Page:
A volunteer interview with Mira on her role as a school assistant at a boarding school in New Zealand.
How did you find the support you received before departure?
I found there to be continual support before my departure including aid with deadlines, applying for visas, and getting other documents all ready before my flight! I really liked that for the visa application, Lattitude had instructions that took you step by step through every part of it, which I found extremely helpful as visa applications are pretty intimidating. This made me feel more confident I hadn’t made any mistakes before I sent it off. I attended the briefing in-person which I again found really helpful, and liked that they had an alumni who went to New Zealand to talk to us in small groups and could directly tell us about their experience.
What was your role and placement like?
I would work half the time in Christchurch Girls’ High School and the other half of the time in the boarding house. My roles included administrative work in the office, aiding girls who needed assisted learning, as well as acting as a teacher’s aid in classrooms. In the boarding house we were to watch over and make sure the girls were safe, healthy, and happy. This included walking them to school, doing “rolls”, prep work, cleaning, lock ups, and, occasionally, office work.
What was the accommodation like at your placement?
The accommodation was very similar to what the older girls at the boarding house got, with there being one private room in the hallway among the seniors. And then one little suite, which contained two small bedrooms a shared bathroom, and a little seating area with a mini fridge and sink.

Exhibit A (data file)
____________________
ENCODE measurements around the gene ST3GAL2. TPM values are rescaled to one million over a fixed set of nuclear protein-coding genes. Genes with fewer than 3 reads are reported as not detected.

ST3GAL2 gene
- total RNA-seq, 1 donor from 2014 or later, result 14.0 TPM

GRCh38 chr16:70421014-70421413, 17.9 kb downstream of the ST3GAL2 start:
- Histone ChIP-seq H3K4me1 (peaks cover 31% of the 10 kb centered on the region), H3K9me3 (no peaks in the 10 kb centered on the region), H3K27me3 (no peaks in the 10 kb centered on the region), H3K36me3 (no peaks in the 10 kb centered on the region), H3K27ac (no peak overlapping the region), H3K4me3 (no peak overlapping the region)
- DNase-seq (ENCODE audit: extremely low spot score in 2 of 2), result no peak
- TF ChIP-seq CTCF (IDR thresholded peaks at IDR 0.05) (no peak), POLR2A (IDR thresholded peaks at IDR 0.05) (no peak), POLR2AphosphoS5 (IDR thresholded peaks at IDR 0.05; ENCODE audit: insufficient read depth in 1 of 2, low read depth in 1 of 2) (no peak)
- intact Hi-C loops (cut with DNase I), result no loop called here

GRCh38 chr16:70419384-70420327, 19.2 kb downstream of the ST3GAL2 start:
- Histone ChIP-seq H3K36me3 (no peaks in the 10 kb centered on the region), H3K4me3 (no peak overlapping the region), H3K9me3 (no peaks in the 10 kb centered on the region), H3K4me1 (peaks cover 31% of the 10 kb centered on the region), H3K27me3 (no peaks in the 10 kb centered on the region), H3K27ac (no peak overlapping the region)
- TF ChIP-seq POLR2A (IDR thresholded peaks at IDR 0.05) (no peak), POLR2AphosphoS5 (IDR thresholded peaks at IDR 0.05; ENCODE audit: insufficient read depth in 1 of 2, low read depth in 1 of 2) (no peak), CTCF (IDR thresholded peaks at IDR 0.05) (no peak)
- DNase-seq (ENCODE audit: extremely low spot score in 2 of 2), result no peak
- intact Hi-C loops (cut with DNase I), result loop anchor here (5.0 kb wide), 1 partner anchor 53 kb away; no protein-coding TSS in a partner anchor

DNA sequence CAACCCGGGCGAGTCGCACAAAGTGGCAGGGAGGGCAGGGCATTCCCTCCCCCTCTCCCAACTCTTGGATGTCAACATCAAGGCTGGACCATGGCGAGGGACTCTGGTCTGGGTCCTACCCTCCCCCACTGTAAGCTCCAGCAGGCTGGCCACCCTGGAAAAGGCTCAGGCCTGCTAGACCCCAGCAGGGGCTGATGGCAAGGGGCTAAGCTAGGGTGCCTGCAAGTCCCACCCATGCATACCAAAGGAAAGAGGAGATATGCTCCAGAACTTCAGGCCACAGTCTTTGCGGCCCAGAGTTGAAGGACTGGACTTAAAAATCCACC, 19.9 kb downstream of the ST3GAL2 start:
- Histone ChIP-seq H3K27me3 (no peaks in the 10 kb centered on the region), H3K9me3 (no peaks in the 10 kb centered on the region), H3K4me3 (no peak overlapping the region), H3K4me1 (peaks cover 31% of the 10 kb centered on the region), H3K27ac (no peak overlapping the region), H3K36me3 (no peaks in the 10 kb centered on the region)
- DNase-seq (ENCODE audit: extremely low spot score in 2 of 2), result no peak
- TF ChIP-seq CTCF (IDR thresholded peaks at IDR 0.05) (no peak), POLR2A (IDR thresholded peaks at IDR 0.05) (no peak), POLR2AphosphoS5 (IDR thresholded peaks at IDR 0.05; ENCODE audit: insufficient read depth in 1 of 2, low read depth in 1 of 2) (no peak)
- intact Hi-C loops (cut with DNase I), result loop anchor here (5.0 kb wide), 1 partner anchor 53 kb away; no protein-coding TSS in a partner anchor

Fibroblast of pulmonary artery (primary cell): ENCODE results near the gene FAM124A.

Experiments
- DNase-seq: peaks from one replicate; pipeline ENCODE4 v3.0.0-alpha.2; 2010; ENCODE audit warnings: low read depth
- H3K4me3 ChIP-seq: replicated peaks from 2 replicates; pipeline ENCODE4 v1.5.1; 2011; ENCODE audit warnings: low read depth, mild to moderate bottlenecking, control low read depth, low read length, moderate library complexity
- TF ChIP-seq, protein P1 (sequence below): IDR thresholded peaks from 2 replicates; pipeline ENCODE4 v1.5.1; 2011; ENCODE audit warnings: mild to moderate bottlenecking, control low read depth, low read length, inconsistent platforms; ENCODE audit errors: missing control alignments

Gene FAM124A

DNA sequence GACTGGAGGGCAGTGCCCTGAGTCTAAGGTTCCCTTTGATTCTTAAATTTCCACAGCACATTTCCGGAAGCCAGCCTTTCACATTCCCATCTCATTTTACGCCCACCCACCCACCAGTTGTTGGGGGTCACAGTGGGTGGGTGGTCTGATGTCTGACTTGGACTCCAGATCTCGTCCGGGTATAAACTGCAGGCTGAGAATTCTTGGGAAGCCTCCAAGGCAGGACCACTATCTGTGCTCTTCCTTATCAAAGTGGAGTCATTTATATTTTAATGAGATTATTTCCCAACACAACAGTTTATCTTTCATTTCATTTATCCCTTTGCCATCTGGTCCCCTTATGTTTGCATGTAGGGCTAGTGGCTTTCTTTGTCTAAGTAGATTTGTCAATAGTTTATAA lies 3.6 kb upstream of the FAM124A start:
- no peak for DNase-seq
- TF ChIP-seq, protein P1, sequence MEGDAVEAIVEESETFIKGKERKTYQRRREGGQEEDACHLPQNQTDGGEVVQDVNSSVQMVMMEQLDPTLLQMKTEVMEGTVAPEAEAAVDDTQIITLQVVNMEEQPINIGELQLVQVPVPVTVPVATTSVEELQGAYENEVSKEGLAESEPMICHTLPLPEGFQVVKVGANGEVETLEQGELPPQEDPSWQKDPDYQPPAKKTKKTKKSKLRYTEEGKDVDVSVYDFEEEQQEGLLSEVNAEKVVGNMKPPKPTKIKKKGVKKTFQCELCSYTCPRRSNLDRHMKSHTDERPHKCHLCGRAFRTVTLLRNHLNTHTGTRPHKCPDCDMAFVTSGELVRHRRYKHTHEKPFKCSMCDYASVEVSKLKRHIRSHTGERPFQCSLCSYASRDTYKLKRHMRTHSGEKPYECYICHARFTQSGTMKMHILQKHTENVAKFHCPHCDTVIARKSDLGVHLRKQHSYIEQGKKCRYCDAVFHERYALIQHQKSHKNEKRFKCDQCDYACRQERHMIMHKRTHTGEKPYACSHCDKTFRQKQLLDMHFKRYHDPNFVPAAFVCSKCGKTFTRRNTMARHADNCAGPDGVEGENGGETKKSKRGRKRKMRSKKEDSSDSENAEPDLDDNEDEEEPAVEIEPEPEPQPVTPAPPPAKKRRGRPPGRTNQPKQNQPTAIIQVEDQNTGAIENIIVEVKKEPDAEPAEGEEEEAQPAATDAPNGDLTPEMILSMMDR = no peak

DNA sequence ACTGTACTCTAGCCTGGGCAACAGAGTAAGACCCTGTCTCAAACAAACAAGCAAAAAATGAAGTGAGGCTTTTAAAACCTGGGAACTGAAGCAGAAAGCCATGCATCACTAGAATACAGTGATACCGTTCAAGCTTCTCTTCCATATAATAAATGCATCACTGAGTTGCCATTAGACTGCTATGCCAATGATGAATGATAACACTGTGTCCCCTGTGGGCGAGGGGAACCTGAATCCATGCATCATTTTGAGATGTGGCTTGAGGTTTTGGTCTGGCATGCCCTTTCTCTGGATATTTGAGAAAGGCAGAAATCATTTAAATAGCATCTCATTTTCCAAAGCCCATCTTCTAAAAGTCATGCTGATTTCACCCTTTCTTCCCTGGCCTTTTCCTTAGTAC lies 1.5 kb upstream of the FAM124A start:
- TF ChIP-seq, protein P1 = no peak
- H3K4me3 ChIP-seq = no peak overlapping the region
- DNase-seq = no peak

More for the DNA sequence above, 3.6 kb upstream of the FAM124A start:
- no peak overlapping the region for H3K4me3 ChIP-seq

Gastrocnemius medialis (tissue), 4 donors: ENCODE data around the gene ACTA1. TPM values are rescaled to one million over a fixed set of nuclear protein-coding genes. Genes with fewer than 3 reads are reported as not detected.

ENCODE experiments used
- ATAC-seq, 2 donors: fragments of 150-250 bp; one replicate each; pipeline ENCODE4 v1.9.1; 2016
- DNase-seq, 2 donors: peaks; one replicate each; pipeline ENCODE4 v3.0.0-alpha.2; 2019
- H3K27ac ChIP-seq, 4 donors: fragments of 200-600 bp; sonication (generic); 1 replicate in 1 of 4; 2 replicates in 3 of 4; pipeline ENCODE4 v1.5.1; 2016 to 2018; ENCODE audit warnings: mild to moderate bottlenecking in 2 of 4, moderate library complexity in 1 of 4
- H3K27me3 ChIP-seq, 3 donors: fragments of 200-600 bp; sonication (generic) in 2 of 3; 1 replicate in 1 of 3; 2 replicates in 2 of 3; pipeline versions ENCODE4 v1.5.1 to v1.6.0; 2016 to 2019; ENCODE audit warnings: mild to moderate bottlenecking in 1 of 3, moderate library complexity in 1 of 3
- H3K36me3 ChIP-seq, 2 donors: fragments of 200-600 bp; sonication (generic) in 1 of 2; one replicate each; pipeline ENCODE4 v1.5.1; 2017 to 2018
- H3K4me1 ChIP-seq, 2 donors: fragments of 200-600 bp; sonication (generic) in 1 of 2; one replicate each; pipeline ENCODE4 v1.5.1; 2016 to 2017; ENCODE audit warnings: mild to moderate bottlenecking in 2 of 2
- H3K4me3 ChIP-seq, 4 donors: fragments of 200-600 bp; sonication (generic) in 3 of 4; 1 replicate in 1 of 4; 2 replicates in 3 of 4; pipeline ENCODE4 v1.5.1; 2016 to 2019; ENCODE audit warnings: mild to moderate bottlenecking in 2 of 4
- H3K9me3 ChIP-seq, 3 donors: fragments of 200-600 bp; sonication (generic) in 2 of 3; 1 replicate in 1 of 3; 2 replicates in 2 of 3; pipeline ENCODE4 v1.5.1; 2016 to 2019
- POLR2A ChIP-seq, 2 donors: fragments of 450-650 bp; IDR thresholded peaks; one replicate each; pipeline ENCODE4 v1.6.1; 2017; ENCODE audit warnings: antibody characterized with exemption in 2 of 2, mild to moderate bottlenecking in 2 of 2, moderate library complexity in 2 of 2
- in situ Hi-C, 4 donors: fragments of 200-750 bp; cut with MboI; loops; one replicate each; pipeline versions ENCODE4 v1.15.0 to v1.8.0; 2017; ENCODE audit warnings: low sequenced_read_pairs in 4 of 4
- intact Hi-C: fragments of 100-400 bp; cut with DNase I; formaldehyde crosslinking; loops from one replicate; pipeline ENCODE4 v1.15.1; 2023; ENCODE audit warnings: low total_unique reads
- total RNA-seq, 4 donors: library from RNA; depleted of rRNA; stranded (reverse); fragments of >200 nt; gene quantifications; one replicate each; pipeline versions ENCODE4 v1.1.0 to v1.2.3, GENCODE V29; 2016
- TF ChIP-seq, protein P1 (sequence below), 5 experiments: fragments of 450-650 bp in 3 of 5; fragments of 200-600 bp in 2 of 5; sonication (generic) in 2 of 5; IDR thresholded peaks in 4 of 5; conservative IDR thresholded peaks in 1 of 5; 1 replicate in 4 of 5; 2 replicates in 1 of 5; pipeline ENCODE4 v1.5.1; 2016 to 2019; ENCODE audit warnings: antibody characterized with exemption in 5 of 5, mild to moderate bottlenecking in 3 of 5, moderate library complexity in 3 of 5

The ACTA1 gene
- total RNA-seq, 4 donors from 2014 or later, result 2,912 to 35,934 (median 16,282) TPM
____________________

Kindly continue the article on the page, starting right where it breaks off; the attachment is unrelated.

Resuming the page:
Do you feel you made a difference at your placement?
Possibly, I think staying longer than 6 months would have made more of an impact on the school and boarding house, as it took a few months just for the girls and staff as well as for us to get comfortable with the job and roles.
Can you tell us about the high point(s) of your placement?
The high points would be when the girls started to get comfortable with us, and would reach out for us for help, tell us funny stories, and ask you all sorts of questions about where we were from. It was nice building that sibling-mentor bond with them.
Can you tell us about the toughest part(s) of your placement?
The toughest part is that you’re not a high school student and don’t get treated like one. And you’re not a regular school staff member either and also don’t get treated like one. So I found in my placement it was difficult being in that in-between position and gaining the respect of others.
Did you experience match up with your expectations? How so, and how did it differ?
Yes, I would say my placement pretty much met my expectations. I found the boarding house culture something very new and different that I had never experienced before, so I was very unsure of what to expect. The boarding house was a lot stricter and regimen than I was expecting, but I learned to adapt.
What advice you would offer to future volunteers at your placement, and with Lattitude in general?
Definitely put yourself out there, do and join as much as you can, and meet as many people as you can, as you truly make the experience for yourself.